If you already have a list of podcasts you pretend to listen to, put Reply All at the top. It’s a show I had avoided for a while because it’s exclusively “a show about the internet,” a medium I surrender so much of my time to already. But I quickly found that, like most of the public radio offerings these days, it’s just another wide avenue for good human-interest stories. I mean, where else do you see human nature writ large than in your Instagram feed or in some nefarious Reddit comment chain? Besides, each episode is short—some are fifteen minutes, most are no longer than thirty—so it’s great for everyday commutes.

Episode 18 is called “Silence and Respect” and came out April 1. It is all to do with online shaming and public reputations, based on the research of Jon Ronson, who just released a book called So You’ve Been Publically Shamed. In the book and on this podcast episode the central story is of the incredible misfortune of Lindsey Stone, a gifted, outgoing and relatively upstanding charity worker who took a field trip to Washington, D.C. with her group of learning-disabled adults. One small “but” to the equation: she had a (again, relatively normal) thing for photographic gags. She’d take a loitering selfie in front of a “No Loitering” sign; she’d mimic the pose of a statue in front of said statue. You know, silly—but passable—indiscretions. Her running gag with friends became no laughing matter, though, when one of the photos—taken at Arlington Cemetery of all places—was copied from her Facebook page to a popular pro-military page. All of sudden, out of the context of her personal life, her online identity took on the likes of a hated celebrity. It cost Lindsey her job, and much of her personal and social life. You can listen to the episode here:

One of the main concerns here, obviously, is the cost of “knowing” things via the internet. Not only is it scary that “the real Lindsey Stone” was passed over for a Lindsey Stone effigy; it is equally scary that when judgment and opinion has been democratized to every laptop in every home, the speed and distance at which that judgment travels is ominously powerful. The things people say from this faceless ether is terrifying.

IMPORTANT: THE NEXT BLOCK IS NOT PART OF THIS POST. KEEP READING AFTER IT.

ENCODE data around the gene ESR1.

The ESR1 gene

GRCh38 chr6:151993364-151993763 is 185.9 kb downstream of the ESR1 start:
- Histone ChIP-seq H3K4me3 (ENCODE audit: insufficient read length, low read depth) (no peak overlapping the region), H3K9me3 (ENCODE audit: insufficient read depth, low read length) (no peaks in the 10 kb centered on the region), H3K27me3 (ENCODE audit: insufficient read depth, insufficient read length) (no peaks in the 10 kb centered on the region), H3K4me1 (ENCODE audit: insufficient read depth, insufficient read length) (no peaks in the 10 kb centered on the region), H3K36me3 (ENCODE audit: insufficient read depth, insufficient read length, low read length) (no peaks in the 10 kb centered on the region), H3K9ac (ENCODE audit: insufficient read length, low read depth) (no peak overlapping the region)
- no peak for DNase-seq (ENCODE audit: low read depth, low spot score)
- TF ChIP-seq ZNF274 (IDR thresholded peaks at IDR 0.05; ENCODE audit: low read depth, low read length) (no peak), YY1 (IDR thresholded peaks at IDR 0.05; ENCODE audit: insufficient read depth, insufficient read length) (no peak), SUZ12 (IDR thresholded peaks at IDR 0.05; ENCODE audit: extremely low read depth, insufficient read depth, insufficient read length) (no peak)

The other cost touched on is reputation management—how expensive it is (both literally and figuratively) to erase something that was so easily and arbitrarily destroyed. In a world that can snuff out a reputation just like that, an inherent fallacy surfaces about the whole reputation maintenance: How can one, misunderstood spoof become the defining character trait for an otherwise pretty good person? I mean, that could be any of us! Well-meaning social media users, just waiting for some viral typhoon to come our way, the wrath of a cosmic misunderstanding.

22571552As you hear in the episode, Jon Ronson himself was victimized by a Twitter handle that took his name. This injustice, no doubt, became the impetus behind his book, to find out how public shame is shaping society.

For the past three years, Jon Ronson has travelled the world meeting recipients of high-profile public shamings. The shamed are people like us – people who, say, made a joke on social media that came out badly, or made a mistake at work. Once their transgression is revealed, collective outrage circles with the force of a hurricane and the next thing they know they’re being torn apart by an angry mob, jeered at, demonized, sometimes even fired from their job.

“The shamed are people like us.” One element of this particular story that complicates the victim card is that the shamed, like Lindsey Stone, like us, have made some kind of mistake. Granted, as far as online persona go, the severity of shame almost always outweighs the severity of trespass, but the trespass, for people like you and me, is nearly always there somewhere. And as the show says, the internet, like a never-sleeping, all-seeing eye, is a great leveler of human complicity. The guy from Reputation.com may say that, underneath the hood, “almost nobody is Voldemort”—and that may be true with the people we know and love, the people we see in our everyday lives. The internet operates on a different scope:

So that’s the world we live in now. If the internet thinks you’re Voldemort, it costs a ton of money to fix it, and unfortunately, the internet is on a perpetual hunt for new Voldemorts. And a lot of times, the people cast in the role of Voldemort don’t have that money. One way to think of the internet is as a great flattening. Everyone is a part of the media, and everyone is a potential celebrity.

In an environment when your “reputation” or “social media presence” or “branding” is as costly (and flimsy!) as the judgment it garners, it’s enough to make you hope for a word that takes the shame away, at no cost to the web-user in question. Thankfully, there is a word (and a conference!) for that.